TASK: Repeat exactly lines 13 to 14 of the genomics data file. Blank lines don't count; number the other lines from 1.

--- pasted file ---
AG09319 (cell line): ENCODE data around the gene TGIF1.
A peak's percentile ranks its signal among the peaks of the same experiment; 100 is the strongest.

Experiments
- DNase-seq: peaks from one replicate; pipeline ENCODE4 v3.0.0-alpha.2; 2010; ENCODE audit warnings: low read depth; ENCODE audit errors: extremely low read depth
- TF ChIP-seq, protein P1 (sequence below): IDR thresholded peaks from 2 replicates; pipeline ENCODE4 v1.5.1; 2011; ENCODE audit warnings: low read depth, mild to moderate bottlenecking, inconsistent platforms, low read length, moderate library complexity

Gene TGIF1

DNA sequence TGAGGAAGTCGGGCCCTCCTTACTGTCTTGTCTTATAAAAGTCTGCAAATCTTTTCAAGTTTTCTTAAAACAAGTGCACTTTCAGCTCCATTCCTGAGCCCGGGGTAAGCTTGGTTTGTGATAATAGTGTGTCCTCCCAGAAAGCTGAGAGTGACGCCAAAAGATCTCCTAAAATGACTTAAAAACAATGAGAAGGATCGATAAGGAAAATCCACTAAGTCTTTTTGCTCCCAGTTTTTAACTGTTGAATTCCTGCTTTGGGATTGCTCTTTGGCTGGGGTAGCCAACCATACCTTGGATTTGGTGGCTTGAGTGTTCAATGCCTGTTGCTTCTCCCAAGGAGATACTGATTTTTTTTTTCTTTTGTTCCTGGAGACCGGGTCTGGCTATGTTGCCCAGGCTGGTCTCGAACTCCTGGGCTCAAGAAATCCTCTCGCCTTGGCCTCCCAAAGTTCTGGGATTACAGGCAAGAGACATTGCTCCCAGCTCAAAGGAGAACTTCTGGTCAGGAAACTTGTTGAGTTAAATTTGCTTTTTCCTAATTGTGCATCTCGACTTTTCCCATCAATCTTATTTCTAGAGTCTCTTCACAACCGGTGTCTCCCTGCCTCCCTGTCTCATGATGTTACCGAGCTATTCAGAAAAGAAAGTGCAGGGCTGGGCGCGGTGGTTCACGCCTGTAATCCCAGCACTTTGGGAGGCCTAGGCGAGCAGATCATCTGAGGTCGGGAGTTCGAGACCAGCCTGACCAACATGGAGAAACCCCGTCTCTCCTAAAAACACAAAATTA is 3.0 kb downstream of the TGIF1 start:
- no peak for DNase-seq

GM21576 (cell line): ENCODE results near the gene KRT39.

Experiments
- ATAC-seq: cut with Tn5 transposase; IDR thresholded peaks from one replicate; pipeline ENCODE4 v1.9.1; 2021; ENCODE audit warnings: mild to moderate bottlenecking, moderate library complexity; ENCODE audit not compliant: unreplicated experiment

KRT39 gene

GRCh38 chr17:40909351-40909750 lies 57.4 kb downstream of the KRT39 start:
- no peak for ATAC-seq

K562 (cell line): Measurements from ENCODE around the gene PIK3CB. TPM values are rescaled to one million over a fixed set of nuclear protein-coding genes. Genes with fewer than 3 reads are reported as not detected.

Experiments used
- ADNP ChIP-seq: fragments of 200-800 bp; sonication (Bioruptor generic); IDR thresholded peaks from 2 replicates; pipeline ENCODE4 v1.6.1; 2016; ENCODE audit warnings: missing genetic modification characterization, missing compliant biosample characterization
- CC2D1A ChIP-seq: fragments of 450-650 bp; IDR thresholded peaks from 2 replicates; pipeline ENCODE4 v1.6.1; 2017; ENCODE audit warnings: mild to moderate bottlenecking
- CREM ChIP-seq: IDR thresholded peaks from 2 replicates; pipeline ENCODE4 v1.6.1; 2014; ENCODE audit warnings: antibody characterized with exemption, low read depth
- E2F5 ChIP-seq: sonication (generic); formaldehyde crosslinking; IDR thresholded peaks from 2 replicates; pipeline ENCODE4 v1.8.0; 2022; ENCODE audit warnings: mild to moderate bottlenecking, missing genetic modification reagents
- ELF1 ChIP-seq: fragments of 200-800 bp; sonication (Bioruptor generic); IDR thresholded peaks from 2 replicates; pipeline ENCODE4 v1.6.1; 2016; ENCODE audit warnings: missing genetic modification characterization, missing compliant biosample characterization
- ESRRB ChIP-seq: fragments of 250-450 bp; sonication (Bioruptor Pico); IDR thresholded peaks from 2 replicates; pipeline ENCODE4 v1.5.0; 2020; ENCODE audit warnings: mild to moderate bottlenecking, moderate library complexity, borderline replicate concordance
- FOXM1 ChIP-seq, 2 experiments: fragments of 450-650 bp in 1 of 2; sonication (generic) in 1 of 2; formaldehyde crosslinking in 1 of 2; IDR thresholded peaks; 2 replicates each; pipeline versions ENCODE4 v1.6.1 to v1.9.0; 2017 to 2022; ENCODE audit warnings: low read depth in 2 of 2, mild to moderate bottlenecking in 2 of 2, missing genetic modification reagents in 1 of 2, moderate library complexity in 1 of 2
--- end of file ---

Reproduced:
GRCh38 chr17:40909351-40909750 lies 57.4 kb downstream of the KRT39 start:
- no peak for ATAC-seq